Books of the week: From Amit Majmudar's Soar, to Bhanwar Meghwanshi's Story of a Dalit in the RSS, our picks

Our weekly roundup of books that should be on your radar.

Aarushi Agrawal March 01, 2020 09:59:49 IST
Books of the week: From Amit Majmudar's Soar, to Bhanwar Meghwanshi's Story of a Dalit in the RSS, our picks
  • We love stories and there is nothing like a good book that promises a couple of hours of absorption.

  • Every Sunday, we will have a succinct pick of books, across diverse genres, that have been newly made available for your reading pleasure.

  • Happy reading!

We love stories, and even in the age of Netflix-and-chill, there's nothing like a good book that promises a couple of hours of absorption — whether curled up in bed, in your favourite coffeehouse, or that long (and tiresome) commute to work. Every Sunday, we'll have a succinct pick of books, across diverse genres, that have been newly made available for your reading pleasure. Get them wherever you get your books — the friendly neighbourhood bookseller, e-retail website, chain store — and in whatever form you prefer. Happy reading!

For more of our weekly book recommendations, click here.

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Books of the week From Amit Majmudars Soar to Bhanwar Meghwanshis Story of a Dalit in the RSS our picks

– FICTION

Soar
By Amit Majmudar
Penguin Random House India | Rs 499 | 256 pages

Writer Amit Majmudar’s Soar is the humorous story of a Hindu-Muslim friendship. It follows Bholanath and Khudabaksh, two soldiers in the British Indian Army, sent to Europe to fight in WWI. When a mission in a surveillance balloon goes awry, the two, along with an angry squirrel, are set adrift. They float over a continent torn by war, learn about the worst humankind is capable of, and how true friends can soar above it all.

Read more about the book here.

Mrs A's Indian Gentlemen
By Dawood Ali Mccallum
Hachette India | Rs 450 | 376 pages

Author Dawood Ali McCallum’s novel is set in 1943 against the backdrop of WWII, when the British government is looking at the empire to provide certain expertise. As a result, railway engineer Imtiaz ‘Billy’ Khan, logistics expert Vincent Rosario, and Math prodigy Akaash Ray are in Swindon as lodgers of Mrs A. A hilarious account of cultures colliding, they navigate new food and toilets, secret assignments, and a mutual distrust of each-other.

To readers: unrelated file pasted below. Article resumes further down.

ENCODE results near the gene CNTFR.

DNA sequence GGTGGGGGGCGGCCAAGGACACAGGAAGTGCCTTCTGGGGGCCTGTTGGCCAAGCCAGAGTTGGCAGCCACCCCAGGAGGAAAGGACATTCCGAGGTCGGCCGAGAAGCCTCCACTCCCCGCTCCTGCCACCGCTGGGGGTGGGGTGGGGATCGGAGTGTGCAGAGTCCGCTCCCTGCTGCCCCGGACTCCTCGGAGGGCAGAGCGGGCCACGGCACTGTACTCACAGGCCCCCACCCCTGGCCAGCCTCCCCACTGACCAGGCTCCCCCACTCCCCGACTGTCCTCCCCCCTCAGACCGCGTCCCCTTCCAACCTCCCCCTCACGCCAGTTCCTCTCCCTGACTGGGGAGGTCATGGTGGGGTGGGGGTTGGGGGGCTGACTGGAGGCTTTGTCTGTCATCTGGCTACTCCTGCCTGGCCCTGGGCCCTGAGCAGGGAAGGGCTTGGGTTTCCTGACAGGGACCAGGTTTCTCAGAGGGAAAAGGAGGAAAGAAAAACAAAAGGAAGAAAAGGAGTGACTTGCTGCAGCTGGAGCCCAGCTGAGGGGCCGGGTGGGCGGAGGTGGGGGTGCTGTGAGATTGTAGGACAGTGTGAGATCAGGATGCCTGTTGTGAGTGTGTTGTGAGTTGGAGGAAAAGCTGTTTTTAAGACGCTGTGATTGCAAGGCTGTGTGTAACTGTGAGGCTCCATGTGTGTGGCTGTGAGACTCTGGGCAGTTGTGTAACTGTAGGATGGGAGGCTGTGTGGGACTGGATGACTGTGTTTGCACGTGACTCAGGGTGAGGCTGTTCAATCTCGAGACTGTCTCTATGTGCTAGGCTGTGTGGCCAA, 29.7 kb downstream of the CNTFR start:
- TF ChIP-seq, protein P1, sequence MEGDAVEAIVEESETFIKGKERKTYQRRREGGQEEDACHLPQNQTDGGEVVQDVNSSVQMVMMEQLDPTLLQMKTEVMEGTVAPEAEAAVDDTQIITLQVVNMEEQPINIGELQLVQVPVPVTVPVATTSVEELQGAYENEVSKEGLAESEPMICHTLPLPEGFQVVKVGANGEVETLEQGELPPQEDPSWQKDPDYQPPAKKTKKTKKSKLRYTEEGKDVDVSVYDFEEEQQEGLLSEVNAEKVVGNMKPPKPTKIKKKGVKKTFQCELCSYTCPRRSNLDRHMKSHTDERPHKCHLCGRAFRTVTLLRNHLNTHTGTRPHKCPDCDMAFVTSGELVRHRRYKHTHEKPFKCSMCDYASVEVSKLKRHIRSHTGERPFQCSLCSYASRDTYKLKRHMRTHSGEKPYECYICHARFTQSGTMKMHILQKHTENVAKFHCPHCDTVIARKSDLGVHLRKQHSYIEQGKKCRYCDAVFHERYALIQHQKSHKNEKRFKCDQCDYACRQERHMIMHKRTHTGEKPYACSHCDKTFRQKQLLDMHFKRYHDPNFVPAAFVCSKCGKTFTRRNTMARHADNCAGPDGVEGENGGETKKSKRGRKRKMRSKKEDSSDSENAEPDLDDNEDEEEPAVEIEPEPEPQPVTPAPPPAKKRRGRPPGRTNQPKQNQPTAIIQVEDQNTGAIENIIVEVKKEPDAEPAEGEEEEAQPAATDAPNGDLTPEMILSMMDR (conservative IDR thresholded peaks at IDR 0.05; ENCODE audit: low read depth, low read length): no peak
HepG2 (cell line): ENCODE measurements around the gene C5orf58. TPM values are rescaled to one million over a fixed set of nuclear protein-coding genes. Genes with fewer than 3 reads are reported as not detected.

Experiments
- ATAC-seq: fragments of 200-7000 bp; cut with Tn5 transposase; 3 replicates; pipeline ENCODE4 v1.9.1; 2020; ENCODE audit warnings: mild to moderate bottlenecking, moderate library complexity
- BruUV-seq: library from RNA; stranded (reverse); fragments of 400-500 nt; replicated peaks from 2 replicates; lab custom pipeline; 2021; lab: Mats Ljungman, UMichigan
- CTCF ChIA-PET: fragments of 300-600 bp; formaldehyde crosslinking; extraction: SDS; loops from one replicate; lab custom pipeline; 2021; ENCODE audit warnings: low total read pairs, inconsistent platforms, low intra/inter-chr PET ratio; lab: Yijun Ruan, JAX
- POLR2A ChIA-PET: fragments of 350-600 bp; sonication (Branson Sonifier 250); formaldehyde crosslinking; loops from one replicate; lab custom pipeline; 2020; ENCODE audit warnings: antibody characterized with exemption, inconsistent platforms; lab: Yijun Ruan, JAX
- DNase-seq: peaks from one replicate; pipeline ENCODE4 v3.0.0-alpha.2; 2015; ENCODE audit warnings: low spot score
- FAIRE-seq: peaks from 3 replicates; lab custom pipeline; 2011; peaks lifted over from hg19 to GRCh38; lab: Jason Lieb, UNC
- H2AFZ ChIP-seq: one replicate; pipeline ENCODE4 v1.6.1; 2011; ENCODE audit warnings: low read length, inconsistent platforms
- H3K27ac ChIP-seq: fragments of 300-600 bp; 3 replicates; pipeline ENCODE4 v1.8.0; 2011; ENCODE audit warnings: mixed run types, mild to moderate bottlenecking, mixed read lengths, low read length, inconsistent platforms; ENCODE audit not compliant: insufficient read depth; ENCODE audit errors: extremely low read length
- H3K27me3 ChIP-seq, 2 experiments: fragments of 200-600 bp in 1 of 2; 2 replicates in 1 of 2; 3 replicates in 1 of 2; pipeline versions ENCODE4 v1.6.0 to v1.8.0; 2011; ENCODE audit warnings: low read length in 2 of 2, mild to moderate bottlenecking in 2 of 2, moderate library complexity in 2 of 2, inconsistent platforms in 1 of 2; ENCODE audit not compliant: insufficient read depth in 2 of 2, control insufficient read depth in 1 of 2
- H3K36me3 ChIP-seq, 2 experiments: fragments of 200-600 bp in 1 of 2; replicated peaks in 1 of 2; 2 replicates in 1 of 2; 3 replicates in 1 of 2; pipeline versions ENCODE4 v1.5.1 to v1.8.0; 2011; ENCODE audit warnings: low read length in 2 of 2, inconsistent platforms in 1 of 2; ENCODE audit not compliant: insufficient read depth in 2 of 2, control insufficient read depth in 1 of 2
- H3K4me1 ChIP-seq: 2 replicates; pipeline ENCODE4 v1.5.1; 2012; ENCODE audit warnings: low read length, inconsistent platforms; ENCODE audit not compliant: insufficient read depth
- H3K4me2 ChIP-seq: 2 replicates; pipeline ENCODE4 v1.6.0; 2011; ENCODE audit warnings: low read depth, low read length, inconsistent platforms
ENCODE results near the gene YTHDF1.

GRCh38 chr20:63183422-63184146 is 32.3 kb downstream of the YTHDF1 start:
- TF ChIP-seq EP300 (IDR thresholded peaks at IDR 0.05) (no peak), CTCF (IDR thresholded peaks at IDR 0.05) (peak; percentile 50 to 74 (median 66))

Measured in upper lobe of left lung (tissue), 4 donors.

Read more about the book here.

– MEMOIRS and BIOGRAPHIES

Taken at the Flood: A Memoir of a Political Life
By Vasanth Kannabiran
Women Unlimited | Rs 375 | 184 pages

In this memoir, feminist, activist, and writer Vasanth Kannabiran recounts some of the most important moments of her life as it interweaves closely with politics. From the days of the 1975 Emergency to the aftermath of communal violence in 1984 in Hyderabad, from the historic peace talks between the Naxals and the government, to the Rameeza Bee rape case — she presents her perspective on each incident.

Read more about the book here. Read an interview with the author here.

I Could Not Be Hindu: The Story of a Dalit in the RSS
By Bhanwar Meghwanshi; Translated by Nivedita Menon
Navayana | Rs 399 | 240 pages

JNU professor of political thought Nivedita Menon translates Bhanwar Meghwanshi’s memoir from the Hindi, as he talks about what it means to be an untouchable in the RSS which he joined at age 13, and what it means to become Dalit. Through participating in riots and going to jail, being intoxicated by the idea of Hindutva and ready to die for the cause of a Hindu Rashtra, he remains a "lesser Hindu". Eventually, he turns into a Sangh critic, becomes an Ambedkarite invested in Dalit activism, and makes it his mission to expose Hindutva hypocrisies.

Read more about the book here.

– NON-FICTION

India’s Founding Moment: The Constitution of a Most Surprising Democracy
By Madhav Khosla
Harvard University Press | Rs 599 | 240 pages

Researcher and Associate Professor of Political Science at Ashoka University, Madhav Khosla’s book details how India’s Constitution came into being and was instituted. It explores the means used by India’s founders to foster a democratic ethos, creating a self-sustaining politics that could respond to the most inhospitable conditions. The book also reminds readers of the potential and challenges of self-rule today.

Read more about the book here.

Origins of Art: The Gond Village of Patangarh
By Kodai Matsouka, Bhajju Shyam
Tara Books | Rs 1,200 | 200 pages

Japanese photographer Kodai Matsouka and artist Bhajju Shyam visit Patangarh, in the Dindori district of Madhya Pradesh, home to the art tradition of the Pardhan Gond community. The form has been around for about 35 years, and the book studies its evolution and its close link to the village. Besides their verbal and visual collaboration, the book is also furnished with art and illustrations created by the community’s artists.

Read more about the book here.

Calling Elvis – Conversations with Some of Music’s Greatest: A Personal History
By Shantanu Datta
Speaking Tiger | Rs 399 | 230 pages

Journalist Shantanu Datta has been engaged in music reportage in India for the past three decades. Here, he compiles detailed interviews he conducted with artists who played in South Asia, like Pink Floyd’s Roger Waters, Jethro Tull’s Ian Anderson, Dire Straits’ Mark Knopfler, Dr L Subramaniam, John McLaughlin, and Sting among others. His conversations offer insights into these musicians’ minds, and allow some of Datta’s own life to emerge as well.

Read more about the book here.

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